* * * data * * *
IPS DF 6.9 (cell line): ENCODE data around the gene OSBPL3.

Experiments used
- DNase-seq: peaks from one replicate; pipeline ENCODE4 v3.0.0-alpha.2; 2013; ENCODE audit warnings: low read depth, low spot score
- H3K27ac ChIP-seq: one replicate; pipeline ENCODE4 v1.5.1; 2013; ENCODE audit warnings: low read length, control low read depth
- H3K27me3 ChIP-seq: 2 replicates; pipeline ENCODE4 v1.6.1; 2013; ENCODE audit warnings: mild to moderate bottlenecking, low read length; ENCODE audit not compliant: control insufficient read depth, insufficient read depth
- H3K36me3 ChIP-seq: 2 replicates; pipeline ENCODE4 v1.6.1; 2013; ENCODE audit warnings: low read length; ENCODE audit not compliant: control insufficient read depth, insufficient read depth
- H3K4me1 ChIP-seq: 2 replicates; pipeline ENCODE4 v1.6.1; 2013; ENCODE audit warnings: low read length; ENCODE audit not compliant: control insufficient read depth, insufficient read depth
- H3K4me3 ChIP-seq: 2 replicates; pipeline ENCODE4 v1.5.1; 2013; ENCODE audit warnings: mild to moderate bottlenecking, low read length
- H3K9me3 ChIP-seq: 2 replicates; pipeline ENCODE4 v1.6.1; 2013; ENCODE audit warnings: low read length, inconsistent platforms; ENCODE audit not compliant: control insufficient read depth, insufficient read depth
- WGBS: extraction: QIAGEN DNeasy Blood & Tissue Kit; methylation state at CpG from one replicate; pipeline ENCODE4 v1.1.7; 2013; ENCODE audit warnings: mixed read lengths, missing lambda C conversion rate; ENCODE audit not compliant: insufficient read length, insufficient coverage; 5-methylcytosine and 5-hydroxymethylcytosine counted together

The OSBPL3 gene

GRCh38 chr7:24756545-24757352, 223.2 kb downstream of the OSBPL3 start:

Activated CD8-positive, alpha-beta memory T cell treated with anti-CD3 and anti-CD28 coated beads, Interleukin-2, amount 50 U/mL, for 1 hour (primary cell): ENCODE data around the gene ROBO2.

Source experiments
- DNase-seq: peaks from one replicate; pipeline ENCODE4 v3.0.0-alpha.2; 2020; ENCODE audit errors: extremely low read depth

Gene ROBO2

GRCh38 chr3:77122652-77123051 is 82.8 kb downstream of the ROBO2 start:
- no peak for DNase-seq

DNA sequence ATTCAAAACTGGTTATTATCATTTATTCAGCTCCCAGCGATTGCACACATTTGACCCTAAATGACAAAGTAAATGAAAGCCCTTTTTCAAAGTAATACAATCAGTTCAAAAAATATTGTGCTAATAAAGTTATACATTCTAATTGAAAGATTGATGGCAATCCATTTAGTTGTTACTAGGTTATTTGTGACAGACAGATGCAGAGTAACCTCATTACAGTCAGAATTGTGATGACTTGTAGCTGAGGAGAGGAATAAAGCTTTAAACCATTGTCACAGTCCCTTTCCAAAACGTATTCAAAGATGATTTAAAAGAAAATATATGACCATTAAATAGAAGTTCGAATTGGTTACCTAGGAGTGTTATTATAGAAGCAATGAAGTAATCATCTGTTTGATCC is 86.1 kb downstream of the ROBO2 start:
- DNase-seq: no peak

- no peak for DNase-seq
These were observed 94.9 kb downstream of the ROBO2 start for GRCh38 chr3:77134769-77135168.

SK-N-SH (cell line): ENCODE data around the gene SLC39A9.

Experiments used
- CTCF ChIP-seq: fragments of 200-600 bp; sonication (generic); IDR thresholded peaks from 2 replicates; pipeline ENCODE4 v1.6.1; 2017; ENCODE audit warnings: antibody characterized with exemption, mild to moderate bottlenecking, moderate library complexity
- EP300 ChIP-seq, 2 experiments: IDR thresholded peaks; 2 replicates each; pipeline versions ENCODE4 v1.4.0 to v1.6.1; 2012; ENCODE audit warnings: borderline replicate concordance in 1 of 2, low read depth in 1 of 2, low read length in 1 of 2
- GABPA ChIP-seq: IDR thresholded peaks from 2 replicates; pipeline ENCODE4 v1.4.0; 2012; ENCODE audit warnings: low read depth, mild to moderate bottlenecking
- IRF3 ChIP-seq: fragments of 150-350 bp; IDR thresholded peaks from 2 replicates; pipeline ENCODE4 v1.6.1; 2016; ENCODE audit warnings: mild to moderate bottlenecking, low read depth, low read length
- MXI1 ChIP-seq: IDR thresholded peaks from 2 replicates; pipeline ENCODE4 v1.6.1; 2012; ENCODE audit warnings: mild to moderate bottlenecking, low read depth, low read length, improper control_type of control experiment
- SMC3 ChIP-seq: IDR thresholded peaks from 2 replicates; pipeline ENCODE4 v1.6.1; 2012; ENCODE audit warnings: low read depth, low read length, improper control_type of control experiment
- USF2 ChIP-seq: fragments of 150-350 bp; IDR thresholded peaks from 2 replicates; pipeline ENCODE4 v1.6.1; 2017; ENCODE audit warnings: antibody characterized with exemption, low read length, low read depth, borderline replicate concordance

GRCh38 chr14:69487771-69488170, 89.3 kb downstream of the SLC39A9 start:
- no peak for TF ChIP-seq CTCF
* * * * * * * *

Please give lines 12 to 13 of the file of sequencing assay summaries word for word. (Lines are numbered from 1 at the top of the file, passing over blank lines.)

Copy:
GRCh38 chr7:24756545-24757352, 223.2 kb downstream of the OSBPL3 start:

Activated CD8-positive, alpha-beta memory T cell treated with anti-CD3 and anti-CD28 coated beads, Interleukin-2, amount 50 U/mL, for 1 hour (primary cell): ENCODE data around the gene ROBO2.